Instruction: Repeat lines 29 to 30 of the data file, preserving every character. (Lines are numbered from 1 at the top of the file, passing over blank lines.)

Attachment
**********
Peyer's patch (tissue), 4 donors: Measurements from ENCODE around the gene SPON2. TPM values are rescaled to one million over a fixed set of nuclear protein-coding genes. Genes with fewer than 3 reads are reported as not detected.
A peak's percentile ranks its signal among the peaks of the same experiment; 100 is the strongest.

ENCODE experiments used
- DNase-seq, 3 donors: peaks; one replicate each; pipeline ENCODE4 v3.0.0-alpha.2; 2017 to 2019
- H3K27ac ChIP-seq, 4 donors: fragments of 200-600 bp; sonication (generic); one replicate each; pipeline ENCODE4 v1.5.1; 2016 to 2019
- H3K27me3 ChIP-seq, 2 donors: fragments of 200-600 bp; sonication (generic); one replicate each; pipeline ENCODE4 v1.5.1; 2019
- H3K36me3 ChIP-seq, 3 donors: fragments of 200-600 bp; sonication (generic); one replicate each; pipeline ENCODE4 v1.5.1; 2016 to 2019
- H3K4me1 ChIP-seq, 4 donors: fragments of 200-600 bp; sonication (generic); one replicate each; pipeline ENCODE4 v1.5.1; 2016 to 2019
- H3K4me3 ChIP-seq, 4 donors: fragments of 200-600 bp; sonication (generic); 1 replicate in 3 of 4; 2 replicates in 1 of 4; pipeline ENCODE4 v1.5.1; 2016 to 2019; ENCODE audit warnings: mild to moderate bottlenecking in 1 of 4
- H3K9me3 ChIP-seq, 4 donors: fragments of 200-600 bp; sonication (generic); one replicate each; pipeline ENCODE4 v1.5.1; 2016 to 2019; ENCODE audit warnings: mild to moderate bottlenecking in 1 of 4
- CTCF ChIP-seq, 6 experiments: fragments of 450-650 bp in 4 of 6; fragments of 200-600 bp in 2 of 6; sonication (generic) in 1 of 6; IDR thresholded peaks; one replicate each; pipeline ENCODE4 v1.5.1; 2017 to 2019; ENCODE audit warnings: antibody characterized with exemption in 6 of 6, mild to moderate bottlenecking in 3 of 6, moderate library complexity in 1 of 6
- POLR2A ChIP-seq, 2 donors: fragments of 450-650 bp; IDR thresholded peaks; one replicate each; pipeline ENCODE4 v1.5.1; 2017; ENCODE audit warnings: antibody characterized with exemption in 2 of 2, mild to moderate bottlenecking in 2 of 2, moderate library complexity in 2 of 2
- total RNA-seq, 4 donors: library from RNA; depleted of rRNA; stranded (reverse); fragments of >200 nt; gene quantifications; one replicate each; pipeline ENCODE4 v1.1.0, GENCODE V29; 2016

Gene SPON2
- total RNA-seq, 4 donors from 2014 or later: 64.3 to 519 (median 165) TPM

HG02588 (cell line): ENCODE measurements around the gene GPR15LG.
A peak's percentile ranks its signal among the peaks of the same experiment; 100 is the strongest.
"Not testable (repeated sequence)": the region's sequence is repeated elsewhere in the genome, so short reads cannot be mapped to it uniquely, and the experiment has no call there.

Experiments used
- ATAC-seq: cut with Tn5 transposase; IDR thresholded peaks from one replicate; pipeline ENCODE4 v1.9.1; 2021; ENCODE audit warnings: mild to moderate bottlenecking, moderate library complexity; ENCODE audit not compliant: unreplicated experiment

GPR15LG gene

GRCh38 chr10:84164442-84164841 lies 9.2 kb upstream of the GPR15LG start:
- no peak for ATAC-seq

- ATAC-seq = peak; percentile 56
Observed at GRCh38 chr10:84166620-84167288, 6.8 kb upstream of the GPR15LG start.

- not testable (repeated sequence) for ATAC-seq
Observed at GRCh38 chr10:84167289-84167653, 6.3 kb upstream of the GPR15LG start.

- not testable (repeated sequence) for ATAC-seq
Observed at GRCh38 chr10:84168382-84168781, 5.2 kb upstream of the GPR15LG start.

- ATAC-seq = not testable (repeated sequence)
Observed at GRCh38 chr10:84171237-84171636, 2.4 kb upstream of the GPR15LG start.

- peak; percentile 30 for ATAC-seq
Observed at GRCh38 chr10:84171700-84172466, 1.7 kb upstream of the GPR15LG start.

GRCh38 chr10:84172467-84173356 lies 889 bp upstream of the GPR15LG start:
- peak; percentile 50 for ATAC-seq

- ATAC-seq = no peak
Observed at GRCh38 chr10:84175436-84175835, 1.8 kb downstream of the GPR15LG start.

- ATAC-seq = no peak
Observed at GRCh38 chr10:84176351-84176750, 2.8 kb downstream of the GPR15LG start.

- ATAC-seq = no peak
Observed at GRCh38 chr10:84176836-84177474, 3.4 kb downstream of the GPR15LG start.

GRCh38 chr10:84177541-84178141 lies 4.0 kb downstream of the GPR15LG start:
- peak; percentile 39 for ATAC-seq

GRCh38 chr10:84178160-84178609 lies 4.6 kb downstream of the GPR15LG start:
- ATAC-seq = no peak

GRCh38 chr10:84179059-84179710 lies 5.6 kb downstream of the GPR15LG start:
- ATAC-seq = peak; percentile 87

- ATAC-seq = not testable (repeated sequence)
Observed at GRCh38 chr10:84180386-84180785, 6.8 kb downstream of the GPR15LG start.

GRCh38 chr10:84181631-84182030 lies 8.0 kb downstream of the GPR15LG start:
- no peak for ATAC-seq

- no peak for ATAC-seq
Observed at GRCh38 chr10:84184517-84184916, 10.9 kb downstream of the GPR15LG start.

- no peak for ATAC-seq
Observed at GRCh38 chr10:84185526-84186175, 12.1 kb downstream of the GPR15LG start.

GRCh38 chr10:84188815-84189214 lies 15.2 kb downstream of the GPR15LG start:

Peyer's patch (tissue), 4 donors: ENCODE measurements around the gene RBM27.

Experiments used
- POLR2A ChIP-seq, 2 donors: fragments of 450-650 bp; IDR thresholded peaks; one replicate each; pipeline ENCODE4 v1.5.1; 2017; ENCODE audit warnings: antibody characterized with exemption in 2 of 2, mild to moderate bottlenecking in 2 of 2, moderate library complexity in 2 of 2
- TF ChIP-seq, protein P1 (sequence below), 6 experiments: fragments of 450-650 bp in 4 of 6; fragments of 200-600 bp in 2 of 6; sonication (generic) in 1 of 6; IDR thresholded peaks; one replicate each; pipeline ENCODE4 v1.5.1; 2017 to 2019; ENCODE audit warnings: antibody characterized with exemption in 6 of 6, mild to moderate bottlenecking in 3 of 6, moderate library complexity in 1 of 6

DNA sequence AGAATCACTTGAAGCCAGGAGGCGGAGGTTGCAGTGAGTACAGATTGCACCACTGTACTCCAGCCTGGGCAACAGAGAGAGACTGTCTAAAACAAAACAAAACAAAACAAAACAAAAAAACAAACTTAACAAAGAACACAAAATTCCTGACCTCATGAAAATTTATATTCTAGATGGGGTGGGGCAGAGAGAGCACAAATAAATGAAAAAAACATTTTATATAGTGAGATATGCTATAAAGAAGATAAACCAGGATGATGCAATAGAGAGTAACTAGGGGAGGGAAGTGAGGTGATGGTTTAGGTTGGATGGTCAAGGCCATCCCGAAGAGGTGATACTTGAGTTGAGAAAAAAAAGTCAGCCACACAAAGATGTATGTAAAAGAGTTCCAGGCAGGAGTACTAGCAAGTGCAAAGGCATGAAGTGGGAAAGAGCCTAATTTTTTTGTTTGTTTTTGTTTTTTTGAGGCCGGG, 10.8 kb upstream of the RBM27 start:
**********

Observed at GRCh38 chr10:84168382-84168781, 5.2 kb upstream of the GPR15LG start.

- ATAC-seq = not testable (repeated sequence)